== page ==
Transparent custom corners and borders
Have you ever wanted to make a resizable box with rounded (or any shape) corners, custom borders, and a transparent shadow? Did you also want to do that without cluttering your markup with a bunch of non-semantic
div elements? Now you can.
In June last year I wrote about a way of creating a Flexible box with custom corners and borders. While that method works, it needs some extra markup and has a few other limitations. This new technique uses no extra markup, allows the use of transparent images for the corners and borders, and has no restrictions on the background colour and margins of the elements within the main container. Skip right ahead and take a look at the final example if you can’t wait.
Wanted: less markup, more transparency
To allow for the use of transparent images for the corners and borders, the CSS had to be changed a bit. It’s easier to follow when you can see all the markup, so check the CSS only example for the HTML and CSS, including the markup that is inserted by the script in the final example.
Since an element’s background properties also determine the surface colour or image of the element’s padding, I had to use margins and relative positioning instead of the padding I originally used to put the images in place. If I were to use padding, the transparency of the images would cause some unwanted overlapping, as demonstrated in the CSS only + padding example.
Just like the old version, this box will expand to contain any amount of content vertically, will handle any text size, and can become very wide before the horizontal borders start breaking up. How much it will stretch horizontally depends on the width of the background image that contains the corners.
The IE Factor
There is of course one caveat to using PNG images with alpha transparency. It’s well-known that current versions of Internet Explorer for Windows do not support it. But since IE7, due out in beta later this year, will, I think it’s reasonable to start looking at ways that transparency can be used. Obviously you will need to consider older versions of IE/Win for several years to come, but there are ways to send different images to those browsers.
In these examples I’ve used conditional comments to send GIF images to Internet Explorer browsers with a version number lower than 7, so when IE7 comes along it will use the PNG images, just like other modern browsers. Until then, IE users will get something similar to the CSS only: IE version example. I hope that doesn’t count as browser elitism ;-).
Two images are used. First,
box.png contains a complete box and is used for the corners and the horizontal borders. For the sake of this demo I’ve made it 1600 pixels wide. You may be able to get away with a narrower image, though it probably won’t save you many bytes. The other image,
borders.png, contains the vertical borders.
Why use a single, large image for the corners instead of several smaller ones? There are several reasons:
- Splitting the image into a bunch (eight in this case—one for each corner plus the top and bottom borders) of smaller images may actually increase the total file size, depending on the look of the corners and borders.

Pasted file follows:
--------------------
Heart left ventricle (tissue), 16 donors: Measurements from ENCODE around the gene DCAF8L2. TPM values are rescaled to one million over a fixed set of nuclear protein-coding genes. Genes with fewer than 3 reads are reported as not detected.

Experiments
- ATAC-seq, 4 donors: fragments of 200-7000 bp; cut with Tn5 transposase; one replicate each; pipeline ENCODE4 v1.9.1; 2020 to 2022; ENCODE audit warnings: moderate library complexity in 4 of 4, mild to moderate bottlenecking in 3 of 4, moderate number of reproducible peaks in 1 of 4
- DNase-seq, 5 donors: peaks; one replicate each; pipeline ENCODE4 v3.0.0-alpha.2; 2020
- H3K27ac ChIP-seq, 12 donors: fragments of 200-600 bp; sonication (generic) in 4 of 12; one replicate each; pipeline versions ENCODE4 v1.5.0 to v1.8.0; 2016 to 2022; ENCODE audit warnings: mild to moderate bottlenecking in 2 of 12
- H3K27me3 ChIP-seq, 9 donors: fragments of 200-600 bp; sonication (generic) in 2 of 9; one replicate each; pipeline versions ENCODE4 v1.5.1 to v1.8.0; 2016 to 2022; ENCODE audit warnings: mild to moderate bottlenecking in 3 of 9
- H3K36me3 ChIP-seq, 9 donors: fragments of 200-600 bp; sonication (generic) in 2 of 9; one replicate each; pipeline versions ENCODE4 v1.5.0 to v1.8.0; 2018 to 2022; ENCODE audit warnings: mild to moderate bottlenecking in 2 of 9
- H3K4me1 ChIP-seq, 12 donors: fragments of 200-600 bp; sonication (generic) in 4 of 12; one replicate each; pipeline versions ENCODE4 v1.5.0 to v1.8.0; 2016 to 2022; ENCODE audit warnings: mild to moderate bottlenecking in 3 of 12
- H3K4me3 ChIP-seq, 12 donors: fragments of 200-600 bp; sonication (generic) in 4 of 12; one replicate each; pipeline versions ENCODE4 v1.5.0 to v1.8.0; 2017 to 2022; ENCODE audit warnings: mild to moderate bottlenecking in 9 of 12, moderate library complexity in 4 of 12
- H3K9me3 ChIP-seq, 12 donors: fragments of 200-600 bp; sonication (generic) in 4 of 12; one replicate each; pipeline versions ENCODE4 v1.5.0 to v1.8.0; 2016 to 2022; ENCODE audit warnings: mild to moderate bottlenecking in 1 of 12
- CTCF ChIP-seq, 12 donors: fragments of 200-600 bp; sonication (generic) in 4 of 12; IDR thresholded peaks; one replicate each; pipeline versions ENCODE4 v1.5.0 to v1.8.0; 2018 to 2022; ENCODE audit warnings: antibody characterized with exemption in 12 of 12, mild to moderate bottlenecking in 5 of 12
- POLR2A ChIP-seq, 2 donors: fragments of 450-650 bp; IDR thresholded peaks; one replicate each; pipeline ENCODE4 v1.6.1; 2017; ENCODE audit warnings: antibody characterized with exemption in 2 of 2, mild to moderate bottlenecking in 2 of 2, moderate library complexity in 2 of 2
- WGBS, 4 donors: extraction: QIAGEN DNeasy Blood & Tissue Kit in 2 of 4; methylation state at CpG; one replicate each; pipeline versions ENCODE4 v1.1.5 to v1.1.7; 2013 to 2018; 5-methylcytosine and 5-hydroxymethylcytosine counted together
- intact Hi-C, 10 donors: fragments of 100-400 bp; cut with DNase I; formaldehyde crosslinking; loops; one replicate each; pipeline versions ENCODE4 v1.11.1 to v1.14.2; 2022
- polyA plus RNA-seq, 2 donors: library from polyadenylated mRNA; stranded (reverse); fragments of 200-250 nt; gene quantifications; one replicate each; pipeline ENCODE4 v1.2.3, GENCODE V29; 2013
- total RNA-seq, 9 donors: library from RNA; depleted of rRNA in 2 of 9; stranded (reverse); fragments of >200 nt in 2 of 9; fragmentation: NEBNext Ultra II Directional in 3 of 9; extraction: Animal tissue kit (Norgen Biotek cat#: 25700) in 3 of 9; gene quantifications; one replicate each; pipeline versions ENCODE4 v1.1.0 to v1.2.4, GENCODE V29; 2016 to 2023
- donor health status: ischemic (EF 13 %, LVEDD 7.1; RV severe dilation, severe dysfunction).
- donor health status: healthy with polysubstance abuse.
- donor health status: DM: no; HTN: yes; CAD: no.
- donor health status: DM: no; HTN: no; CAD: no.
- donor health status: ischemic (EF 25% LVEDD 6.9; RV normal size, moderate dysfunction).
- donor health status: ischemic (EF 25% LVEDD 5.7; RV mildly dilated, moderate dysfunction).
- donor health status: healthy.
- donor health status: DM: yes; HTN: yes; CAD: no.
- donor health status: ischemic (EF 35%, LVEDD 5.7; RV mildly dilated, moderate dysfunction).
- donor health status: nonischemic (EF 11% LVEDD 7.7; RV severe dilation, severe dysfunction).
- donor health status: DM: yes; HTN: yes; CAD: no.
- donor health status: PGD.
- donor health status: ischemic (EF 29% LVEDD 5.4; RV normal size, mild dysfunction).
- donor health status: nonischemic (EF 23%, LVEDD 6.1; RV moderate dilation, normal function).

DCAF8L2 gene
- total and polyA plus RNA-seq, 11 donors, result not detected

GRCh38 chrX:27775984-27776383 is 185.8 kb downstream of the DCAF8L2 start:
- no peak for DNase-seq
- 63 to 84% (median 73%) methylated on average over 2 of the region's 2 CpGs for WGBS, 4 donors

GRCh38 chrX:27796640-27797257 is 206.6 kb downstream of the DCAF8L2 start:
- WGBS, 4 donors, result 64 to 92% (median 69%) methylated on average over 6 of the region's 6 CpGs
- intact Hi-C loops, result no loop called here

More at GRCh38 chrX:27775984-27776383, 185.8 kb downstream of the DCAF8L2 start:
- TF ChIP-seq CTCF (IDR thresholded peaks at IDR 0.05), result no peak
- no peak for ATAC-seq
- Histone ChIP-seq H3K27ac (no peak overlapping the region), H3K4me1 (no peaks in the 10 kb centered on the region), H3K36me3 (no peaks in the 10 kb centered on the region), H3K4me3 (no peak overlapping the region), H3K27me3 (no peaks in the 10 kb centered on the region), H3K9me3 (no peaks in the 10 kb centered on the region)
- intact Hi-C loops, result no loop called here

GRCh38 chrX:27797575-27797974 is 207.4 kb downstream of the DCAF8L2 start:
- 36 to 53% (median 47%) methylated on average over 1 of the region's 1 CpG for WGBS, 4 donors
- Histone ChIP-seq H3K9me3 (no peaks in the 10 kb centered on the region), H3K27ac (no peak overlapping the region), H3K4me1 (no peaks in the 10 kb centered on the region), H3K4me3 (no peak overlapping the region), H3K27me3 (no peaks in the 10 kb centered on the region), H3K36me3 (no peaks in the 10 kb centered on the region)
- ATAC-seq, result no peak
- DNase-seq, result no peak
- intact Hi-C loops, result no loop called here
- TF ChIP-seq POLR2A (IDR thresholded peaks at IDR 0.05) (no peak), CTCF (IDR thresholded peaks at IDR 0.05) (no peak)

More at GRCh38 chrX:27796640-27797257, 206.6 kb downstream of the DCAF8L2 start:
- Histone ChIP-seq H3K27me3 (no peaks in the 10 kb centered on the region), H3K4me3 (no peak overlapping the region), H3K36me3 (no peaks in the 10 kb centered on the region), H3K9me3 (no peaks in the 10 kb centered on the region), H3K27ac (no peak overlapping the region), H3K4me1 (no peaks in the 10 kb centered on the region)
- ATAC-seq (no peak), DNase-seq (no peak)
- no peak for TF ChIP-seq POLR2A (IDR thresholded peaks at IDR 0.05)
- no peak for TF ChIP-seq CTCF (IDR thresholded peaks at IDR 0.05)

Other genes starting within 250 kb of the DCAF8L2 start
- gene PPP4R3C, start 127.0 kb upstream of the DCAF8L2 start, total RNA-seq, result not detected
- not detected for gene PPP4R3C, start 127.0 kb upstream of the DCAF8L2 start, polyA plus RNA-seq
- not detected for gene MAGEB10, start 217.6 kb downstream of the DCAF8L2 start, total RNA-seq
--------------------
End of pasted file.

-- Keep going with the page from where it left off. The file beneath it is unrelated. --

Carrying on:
- To minimise the number of HTTP requests sent to the server.
- Convenience. When changing the look of the borders and corners, replacing two files is faster than replacing eight files.
Out with the divs, in with the JS
text/html) and XHTML (served as
I just adapted the scripts as needed and made them work together. Study the comments in the complete script for the full details.
To create a box with custom borders, all you need to do is wrap whatever you want to be in it in a
div element with a class name of
cbb (use multiple classes if you like—the script is made to handle that):
<div class="cbb"> Box content </div>
The script adds the extra
div elements and changes the class name from
cb is the class used to attach the images. If you want to use other class names, just edit the
And we’re done
And there you have it, a resizable box with transparent custom corners and borders, no extra markup needed. To customise it, just replace the images with your own. If your custom borders have different dimensions than those used in the demo you will also need to adjust the CSS to account for that.
Got any suggestions for further improvement? Let’s hear ’em.
Update: I’ve made some changes to fix a few of the glitches mentioned in the comments.
Problems fixed include:
- Floating: You can now float the box without breaking it.
- Margins: It is now easier to control the vertical margins of the box. This is especially notable when you have several boxes stacked on top of one another.
To fix this I changed the script a bit. It now inserts one more
div element that wraps the box content. Doing that allowed me to ditch some of the relative positioning and negative margins, which were causing problems in some cases. I had to give one of the
divs a 1px height to make IE happy, but that’s something I’m getting pretty used to doing.
Customising instructions: For details on how to make your own graphics, check out Customising custom corners and borders.
This technique has been updated! Check out Transparent custom corners and borders, version 2 for a more recent version that fixes some problems in the version described here.